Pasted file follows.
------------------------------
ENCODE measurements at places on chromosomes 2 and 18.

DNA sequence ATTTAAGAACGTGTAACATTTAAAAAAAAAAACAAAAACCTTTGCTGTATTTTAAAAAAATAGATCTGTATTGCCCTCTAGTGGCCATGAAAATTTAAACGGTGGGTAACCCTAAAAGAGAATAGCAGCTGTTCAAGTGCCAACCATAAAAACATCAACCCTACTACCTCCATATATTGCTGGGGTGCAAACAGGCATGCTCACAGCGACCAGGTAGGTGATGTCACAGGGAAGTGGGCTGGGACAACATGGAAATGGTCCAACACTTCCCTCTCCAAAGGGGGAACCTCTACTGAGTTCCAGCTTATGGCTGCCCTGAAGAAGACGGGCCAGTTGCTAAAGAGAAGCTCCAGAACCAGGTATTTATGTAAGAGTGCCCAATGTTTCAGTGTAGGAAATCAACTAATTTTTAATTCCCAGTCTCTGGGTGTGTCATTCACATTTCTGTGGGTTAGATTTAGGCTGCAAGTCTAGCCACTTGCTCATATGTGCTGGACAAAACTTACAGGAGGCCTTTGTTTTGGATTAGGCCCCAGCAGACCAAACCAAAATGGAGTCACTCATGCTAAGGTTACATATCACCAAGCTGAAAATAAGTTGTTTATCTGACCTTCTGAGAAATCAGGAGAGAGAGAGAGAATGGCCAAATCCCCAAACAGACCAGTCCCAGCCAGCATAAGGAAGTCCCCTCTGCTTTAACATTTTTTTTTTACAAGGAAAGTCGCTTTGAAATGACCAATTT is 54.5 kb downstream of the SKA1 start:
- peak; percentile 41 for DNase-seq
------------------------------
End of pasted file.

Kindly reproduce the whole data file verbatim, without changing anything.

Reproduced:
ENCODE measurements at places on chromosomes 2 and 18.

DNA sequence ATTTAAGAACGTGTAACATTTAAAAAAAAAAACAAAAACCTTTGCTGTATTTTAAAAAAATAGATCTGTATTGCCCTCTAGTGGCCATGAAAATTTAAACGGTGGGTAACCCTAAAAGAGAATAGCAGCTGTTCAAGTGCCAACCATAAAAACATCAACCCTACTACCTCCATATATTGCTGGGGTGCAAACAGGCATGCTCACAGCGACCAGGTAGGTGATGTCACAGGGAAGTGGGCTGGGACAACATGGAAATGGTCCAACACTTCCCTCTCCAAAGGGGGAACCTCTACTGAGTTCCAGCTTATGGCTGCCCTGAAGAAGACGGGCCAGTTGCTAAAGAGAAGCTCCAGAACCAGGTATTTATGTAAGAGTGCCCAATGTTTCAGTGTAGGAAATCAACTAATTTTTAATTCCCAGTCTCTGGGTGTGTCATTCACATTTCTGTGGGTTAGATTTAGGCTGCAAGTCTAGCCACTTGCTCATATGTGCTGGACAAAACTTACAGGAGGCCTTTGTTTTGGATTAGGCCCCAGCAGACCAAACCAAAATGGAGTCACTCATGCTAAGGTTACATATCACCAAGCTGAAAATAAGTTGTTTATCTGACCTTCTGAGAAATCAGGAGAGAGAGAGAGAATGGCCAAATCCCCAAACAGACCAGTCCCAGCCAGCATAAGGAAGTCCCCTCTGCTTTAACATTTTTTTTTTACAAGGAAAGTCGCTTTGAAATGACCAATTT is 54.5 kb downstream of the SKA1 start:
- peak; percentile 41 for DNase-seq